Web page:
888 Holdings is ready to take its planned acquisition of sports betting operator William Hill to the next step. To do that, it’s going to need some financial help, and announced a major equity deal beginning this week.
888 Holdings already has a solid position in the global gaming market, with operations spanning almost every continent. It’s going to get even bigger once it can complete its acquisition of William Hill’s non-US assets.
The company hopes to complete the process sometime during the second quarter of this year, a slight delay to its previous plans. However, it won’t be able to do it alone, despite reworking the purchase price, and is going to start calling on financial backers today.
888 Needs More Funds
888 had a banner year last year, increasing sales by 14% over its 2020 performance. However, the bottom line fell, which spooked investors. In order to cover the $3 billion it agreed to pay William Hill to acquire the company’s assets, 888 will look for new ways to raise equity, according to Sky News.
The company’s stock has slipped recently. After the company announced its latest financial status about a month ago, showing a drop in revenue, its stock began to decline. Russia’s invasion of Ukraine hindered its trading stability as well. As a result, 888’s stock is about 34% lower than it was when it first announced the planned purchase last September.
888’s financial wizards, in determining how to fund the William Hill acquisition, partially banked the purchase on the company’s stock price. Previously, 888 knew it would need to raise around £500 million (US$654.8 million).
Since the stock has fallen, 888 needs to find a way to make up the difference. As a result, it will present an accelerated bookbuild that covers around 19% of its issued share capital. In addition to seeking new equity options, it will suspend dividends in order to lessen the impact of the acquisition.
Some 70.8 million new ordinary shares will be available through the bookbuild, a common exercise by companies looking to pick up some quick cash. In 888’s current case, the bookbuild replaces its planned capital raise that it previously was going to launch to fund the acquisition.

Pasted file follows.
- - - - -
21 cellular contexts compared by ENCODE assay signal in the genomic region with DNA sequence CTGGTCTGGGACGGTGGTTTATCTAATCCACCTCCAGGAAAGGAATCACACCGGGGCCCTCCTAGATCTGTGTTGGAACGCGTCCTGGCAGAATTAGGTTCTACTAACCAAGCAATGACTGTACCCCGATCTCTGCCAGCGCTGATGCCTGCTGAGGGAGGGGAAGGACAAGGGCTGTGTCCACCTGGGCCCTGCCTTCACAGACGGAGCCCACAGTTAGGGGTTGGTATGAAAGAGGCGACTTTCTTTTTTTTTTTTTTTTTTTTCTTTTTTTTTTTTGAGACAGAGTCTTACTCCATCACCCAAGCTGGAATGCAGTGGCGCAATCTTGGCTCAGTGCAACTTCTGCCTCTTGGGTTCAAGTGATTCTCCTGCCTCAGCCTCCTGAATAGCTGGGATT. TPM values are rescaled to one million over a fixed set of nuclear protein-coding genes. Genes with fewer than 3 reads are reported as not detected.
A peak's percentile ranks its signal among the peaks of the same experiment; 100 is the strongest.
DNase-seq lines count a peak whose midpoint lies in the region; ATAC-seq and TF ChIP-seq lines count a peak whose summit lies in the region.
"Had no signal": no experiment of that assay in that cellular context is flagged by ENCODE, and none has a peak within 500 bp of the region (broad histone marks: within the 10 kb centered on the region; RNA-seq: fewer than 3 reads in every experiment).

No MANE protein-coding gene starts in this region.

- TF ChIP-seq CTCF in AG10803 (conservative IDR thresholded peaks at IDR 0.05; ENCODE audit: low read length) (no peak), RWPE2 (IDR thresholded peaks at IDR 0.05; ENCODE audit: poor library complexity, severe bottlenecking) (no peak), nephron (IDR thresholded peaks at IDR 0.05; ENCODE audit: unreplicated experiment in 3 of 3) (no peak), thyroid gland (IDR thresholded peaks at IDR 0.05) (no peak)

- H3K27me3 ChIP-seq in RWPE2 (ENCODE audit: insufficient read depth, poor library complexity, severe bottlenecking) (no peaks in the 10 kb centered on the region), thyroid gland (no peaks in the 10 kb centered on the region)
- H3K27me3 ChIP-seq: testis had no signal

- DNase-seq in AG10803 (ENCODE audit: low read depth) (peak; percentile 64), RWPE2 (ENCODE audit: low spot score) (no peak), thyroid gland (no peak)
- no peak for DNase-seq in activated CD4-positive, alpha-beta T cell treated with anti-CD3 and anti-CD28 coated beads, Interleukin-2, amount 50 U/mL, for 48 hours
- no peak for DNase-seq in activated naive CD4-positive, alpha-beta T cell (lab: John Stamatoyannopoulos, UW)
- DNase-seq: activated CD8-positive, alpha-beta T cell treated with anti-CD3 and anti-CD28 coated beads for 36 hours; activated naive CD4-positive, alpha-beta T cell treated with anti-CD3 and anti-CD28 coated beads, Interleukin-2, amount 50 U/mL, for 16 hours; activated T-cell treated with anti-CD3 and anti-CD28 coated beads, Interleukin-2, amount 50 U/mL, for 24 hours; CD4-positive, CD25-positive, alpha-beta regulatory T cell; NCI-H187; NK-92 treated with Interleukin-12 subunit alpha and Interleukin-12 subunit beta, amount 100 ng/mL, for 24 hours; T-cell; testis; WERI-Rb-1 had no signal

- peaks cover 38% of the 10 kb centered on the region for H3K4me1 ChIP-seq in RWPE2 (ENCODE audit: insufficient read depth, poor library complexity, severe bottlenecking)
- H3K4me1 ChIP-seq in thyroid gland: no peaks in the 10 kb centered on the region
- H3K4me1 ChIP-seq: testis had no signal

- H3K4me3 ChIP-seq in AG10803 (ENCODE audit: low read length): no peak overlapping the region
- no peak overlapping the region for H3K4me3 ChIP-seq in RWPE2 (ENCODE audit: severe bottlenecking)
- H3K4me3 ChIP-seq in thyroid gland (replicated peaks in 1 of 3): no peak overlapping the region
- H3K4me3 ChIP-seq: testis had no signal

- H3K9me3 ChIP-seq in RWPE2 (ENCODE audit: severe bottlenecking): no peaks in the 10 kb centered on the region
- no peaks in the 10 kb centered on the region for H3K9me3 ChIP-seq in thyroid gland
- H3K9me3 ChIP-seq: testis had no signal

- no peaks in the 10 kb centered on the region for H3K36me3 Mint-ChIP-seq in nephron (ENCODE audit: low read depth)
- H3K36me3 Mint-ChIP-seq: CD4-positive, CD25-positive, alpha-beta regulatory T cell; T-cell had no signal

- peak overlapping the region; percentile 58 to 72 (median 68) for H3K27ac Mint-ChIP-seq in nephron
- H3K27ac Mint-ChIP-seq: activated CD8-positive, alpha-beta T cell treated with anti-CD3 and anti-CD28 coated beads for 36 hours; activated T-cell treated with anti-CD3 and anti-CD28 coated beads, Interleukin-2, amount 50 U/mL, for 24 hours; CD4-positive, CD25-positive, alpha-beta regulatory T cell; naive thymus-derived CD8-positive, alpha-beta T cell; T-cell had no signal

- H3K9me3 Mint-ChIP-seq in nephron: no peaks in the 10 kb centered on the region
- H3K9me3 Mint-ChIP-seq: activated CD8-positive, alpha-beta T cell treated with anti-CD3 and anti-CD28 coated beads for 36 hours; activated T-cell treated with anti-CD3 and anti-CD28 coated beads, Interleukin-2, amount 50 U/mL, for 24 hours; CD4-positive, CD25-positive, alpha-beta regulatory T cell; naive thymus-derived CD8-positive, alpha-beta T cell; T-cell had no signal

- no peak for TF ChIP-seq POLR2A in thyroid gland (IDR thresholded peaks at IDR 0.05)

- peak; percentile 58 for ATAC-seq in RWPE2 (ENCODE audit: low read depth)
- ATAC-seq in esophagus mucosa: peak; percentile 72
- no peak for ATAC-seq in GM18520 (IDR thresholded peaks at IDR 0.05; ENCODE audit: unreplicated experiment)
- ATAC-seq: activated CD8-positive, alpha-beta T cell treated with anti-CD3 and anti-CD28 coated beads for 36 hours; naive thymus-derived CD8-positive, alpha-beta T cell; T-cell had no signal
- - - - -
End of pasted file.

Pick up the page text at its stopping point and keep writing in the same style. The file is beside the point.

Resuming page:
888 and Caesars Negotiate New Terms
There was a little bit of good news out of the company. It announced that it revised its agreement with William Hill owner Caesars Entertainment. It will now pay between US$2.55 billion and US$2.68 billion, which will change how much it needs to secure through additional financing options. That made investors happy, with the company’s share price immediately jumping 22% during early morning trading.
The rebound will prove beneficial when 888 and Caesars are ready to sign the final documents. The bookbuild should raise around US$177.9 million, based on the company’s closing share price from yesterday. Add to that the additional strength the stock is already seeing, and the company has a little more flexibility.
Also when that time comes, 888 will have to pay US$765.22 million. That is less than the US$1.09 billion the two companies initially agreed to.
In addition, the two companies agreed to a US$130.8-million deferred consideration, payable in 2024. That payment, at 888’s discretion, could be through cash or additional 888 shares. That is contingent on 888 meeting certain financial targets in 2023.
888 shareholders will be able to vote on the acquisition at a general meeting next month. If successful, the company hopes to close the deal sometime in June.
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